You may recall that I read Book #2 in Michael Murphy’s Depression Era mystery series, All That Glitters, first and liked it so much that I went back and read Book #1, The Yankee Club. Now Book #3 is out, The Big Brush-Off, and I couldn’t wait to see what kind of shenanigans our ex-Pinkerton agent turned mystery author and Broadway-turned-Hollywood starlet would get into next. If you haven’t read Books #1 or #2, links to our reviews of those appear at the end of this article. If you like clever repartee mixed with a fun historical whodunit and a bit of glamour mixed in then this series is going to make your day.
Now the question is always, “Should I read this series in sequence?” Any series obviously benefits from being read in the order written, and I wish I had read this one in order. Book #1 sets the stage (pun intended) for everything that comes afterward. That said, it’s really up to you whether you do that with this series or not. Unlike sci-fi or fantasy, this is at least set in our recent historical world even if the main characters’ lives do change quite a bit from one book to the next.
If you haven’t read The Yankee Club or All That Glitters, I’d advise you to read those reviews (links below this article) instead of this one because it is going to contain spoilers no matter how you look at it. Don’t say I didn’t warn you. And for those of you who have read one or both of the first two books, The Big Brush-Off is deep enough into the series that this will be a brief review to avoid as many spoilers as possible.
To give The Big Brush-Off a point in time – it’s June 1935 and the Great Depression is still in full swing, although there are incremental signs of hope on the horizon. One of those favorable signs is the formation of the WPA. Screwball comedies are still in high demand as a way to forget your troubles, and Jake’s wife Laura is a master of the screwball comedy.
Blackie Doyle has been Jake Donovan’s alter ego in his highly successful mystery novels. Everyone loves Blackie, including Jake. The only problem is that Blackie isn’t being very cooperative right now. Now any good author will tell you that they may invent a character but once they create that character, the character takes on a life of its own and often goes off in entirely unplanned directions. And that’s exactly what Blackie’s doing…and the direction he’s going in looks like it’s going to kill him off no matter what Jake does to try to prevent it.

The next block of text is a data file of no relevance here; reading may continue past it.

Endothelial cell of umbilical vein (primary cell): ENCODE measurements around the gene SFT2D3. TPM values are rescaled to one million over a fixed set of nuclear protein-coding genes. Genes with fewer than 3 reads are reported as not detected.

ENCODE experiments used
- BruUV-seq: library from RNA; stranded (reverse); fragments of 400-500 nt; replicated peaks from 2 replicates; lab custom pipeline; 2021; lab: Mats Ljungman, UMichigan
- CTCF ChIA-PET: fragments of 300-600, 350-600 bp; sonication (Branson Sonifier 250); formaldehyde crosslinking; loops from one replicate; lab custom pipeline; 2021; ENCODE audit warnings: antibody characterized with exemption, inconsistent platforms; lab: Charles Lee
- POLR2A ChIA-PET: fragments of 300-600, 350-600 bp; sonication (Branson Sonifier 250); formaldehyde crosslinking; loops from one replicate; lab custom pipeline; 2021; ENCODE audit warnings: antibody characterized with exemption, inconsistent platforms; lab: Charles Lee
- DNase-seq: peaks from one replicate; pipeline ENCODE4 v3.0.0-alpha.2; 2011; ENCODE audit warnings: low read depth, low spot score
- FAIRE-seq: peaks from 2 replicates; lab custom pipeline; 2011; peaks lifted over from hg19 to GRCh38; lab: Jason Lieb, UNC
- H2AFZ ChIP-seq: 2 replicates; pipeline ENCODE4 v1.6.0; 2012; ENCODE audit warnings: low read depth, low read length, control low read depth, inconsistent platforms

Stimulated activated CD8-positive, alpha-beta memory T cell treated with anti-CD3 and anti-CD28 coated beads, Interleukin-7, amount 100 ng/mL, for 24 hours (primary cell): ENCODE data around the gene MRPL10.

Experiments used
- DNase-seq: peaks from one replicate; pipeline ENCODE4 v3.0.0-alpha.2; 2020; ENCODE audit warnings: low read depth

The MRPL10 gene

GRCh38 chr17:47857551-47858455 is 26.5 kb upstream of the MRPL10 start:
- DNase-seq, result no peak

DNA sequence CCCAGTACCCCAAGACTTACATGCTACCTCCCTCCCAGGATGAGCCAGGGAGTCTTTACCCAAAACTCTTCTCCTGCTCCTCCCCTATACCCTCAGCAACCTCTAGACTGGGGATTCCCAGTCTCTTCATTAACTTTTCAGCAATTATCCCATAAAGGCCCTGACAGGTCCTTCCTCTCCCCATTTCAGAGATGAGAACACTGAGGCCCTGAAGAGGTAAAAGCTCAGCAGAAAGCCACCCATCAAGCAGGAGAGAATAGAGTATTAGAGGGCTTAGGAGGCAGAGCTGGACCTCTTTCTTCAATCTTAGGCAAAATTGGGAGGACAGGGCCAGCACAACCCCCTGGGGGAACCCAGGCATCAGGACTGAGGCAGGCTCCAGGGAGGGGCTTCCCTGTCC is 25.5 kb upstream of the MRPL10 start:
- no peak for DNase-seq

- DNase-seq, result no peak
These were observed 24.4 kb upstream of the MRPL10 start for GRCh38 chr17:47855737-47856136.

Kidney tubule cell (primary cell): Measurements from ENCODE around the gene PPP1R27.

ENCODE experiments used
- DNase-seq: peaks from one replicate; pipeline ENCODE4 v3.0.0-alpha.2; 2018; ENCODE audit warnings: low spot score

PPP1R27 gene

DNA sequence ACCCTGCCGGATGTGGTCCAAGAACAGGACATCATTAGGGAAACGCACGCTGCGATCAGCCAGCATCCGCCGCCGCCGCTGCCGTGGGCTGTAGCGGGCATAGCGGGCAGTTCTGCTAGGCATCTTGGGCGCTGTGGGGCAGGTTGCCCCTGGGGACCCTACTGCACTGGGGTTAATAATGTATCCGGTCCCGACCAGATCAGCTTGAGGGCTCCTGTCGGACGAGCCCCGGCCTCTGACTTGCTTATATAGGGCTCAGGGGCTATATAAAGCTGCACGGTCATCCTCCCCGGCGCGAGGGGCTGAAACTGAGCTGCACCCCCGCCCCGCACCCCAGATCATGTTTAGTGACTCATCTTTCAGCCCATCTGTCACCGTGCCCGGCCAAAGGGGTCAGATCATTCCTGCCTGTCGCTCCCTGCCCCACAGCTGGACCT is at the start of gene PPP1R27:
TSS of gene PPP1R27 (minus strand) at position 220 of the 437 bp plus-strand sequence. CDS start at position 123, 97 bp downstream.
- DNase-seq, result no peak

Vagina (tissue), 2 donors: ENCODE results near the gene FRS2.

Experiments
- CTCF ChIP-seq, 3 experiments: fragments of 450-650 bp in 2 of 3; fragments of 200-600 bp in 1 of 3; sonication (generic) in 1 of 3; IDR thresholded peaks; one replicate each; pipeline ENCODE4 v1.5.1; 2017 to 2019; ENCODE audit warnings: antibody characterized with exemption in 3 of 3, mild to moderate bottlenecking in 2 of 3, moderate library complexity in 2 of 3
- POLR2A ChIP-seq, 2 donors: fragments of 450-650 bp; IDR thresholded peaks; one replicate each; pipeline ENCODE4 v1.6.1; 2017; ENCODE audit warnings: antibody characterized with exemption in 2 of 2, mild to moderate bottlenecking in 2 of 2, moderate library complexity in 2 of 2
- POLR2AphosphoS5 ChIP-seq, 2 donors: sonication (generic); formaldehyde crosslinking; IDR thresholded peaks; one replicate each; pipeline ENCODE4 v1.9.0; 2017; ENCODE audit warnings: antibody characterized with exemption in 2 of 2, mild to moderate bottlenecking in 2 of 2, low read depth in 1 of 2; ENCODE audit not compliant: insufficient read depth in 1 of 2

Nobody can figure out what’s wrong with Blackie. Jake’s literary agent thinks maybe Jake has gotten too comfortable or wrapped up in his Hollywood lifestyle. Jake thinks he may have become too absorbed in all of the real-life homicides that keep dropping into his lap on top of all the other life changes he’s had to adapt to, which have been abundant. For whatever reason, the readers just aren’t buying his books the way they have been and Blackie is not helping matters at all. Blackie just seems tired of the whole game. That happens to characters sometimes when they’ve said all they need to say…and it happens to authors sometimes when they run out of excitement for a series…or when life keeps getting in the way.
“The figure, whose face, as always, was clouded in shadows, stepped into the room and approached the bed. I tried to warn Katie. I struggled to shout, but the words didn’t come. The two struggled until the shadowy figure swung the baseball trophy then shot the young girl. She managed to snatch her rosary before dying in a pool of blood on her bedroom floor.